MOTIF: Composition—Ada 

338.04-05: not caring a dry fig: Refreshes the idiom “not care a fig,” in which “a fig” proverbially means something of little value. A dry fig seems worth even less than a fresh one.

338.05-06: Neither did pseudonymity tickle him in reverse—as it did when he danced on his hands: Van’s pseudonym or nom de plume, as author of Letters from Terra, “Voltemand,” will not be disclosed until 342.28. His pseudonym when he dances on his hands—and indeed reverses his position more than once—was of course Mascodagama (I.30, first mentioned 181.03), also adopted during another of his times apart from Ada. The volte in “Voltemand” (French for “vaults” and in English also as volte-face, “about turn”) matches the upside-downness of Van’s role as Mascodagama, especially his most spectacular stunt (183.13-184.12). Motif: Mascodagama

338.06-07: “Van Veen’s vanity”: Cf. “Vain Van Veen,” 299.25. “Veen” pronounced in the Dutch manner (and “van Veen” is a Dutch surname) is a homophone of the English “vain.” MOTIF: Van; Veen.

338.08: fan-wafting ladies: “Fan” is presumably a playful echo of “Van . . . vanity” a line earlier? MOTIF: Van.

338.08-09: this time his long blue pride feathers remained folded: As if he were a peacock in non-display stance. Cf., in his Mascodagama strutting, “the peacock blotches with which the carpet stained the palms of his hands during his gloveless dance routine” (185.11-13). In Mikhail Vrubel’s famous painting “Demon Downcast” ("Fallen Demon" 1902; Tretyakov Gallery) the Demon lies down on his “pride feathers,” which have blue eye-spots but are otherwise drab brown. When Demon Veen sees his son off for Chose at the end of I.29, just before the introduction of Van as Mascodagama in I.30, “His long, black, blue-ocellated wings trailed and quivered in the ocean breeze” (180.16-17). MOTIF: Demon.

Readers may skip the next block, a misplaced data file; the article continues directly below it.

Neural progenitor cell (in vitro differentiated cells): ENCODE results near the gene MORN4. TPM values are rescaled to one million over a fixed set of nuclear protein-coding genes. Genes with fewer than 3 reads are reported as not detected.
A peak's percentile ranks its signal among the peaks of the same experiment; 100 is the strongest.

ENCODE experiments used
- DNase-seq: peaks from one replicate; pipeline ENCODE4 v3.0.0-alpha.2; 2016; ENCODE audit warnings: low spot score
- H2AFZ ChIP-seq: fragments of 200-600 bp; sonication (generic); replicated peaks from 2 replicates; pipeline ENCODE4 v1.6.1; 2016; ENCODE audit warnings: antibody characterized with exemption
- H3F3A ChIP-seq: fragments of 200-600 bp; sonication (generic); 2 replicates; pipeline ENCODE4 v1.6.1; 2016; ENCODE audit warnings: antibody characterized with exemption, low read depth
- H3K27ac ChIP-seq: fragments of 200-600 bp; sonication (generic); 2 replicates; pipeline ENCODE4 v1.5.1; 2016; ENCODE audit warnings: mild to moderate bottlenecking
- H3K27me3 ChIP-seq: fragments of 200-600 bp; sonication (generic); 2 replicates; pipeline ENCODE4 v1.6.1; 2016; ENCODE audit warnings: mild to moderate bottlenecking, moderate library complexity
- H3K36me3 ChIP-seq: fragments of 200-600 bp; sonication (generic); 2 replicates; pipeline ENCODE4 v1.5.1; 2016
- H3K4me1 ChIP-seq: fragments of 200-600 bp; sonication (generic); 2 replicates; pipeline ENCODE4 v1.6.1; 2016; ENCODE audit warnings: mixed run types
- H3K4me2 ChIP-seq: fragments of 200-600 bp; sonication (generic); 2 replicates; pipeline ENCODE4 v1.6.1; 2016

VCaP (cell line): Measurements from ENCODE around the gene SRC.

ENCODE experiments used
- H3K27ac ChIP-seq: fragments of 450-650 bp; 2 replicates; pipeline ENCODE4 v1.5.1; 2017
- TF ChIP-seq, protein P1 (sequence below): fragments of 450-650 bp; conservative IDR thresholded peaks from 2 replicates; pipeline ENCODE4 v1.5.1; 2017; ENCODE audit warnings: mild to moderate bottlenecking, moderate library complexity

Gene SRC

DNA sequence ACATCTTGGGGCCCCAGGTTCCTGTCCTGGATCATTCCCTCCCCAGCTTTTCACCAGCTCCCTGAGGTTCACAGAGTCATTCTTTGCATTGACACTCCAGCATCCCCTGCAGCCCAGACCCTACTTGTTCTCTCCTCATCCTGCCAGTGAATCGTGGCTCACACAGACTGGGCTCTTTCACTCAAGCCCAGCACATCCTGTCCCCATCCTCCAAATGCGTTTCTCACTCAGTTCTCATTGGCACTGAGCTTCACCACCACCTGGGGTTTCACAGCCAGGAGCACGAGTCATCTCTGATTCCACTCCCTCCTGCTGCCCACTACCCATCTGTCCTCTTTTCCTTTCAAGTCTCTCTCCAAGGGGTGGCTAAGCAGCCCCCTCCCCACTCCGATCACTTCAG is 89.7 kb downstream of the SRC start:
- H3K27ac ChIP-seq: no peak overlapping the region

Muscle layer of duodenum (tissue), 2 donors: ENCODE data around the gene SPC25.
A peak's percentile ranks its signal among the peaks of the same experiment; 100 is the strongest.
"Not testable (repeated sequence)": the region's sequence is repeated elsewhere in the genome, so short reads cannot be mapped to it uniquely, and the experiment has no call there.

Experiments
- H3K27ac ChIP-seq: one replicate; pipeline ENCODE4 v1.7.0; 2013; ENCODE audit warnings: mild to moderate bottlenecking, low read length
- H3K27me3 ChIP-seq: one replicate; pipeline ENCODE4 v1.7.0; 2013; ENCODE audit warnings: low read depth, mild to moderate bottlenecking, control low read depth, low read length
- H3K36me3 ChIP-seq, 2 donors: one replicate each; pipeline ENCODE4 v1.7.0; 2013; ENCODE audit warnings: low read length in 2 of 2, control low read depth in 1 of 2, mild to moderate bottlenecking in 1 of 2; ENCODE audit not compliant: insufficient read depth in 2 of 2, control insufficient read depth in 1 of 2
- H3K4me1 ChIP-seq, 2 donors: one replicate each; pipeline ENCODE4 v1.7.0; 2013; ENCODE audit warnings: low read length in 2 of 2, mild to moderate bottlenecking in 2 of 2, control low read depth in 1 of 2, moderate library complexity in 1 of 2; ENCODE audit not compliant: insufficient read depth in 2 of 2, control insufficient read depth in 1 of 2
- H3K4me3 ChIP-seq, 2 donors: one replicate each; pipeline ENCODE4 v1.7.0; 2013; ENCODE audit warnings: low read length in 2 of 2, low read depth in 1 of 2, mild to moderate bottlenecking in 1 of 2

338.09-11: to contrive a romance around a subject that had been worried to extinction in all kinds of “Star Rats,” and “Space Aces”: Nabokov did not care for science fiction, especially in its pulp fiction forms—“I loathe science fiction with its gals and goons, suspense and suspensories”(SO 117)—although he did love H. G. Wells and appreciated My (We, written 1920-21, published 1924) by Evgeny Zamyatin (1884-1937), and some of the science fiction of Aleksey Tolstoy (1883-1945, see SO 87).

His own story “Lance” (written 1951), the last story he completed, is in part “a flamboyant, explosive dismissal of the gleaming gadgets and tarnished conventions of science fiction” (Boyd 1991: 207), one phrase of the dismissal being “Star tsars” (SoVN, 633), another, on the same page: “Finally, I utterly spurn and reject so-called science fiction.”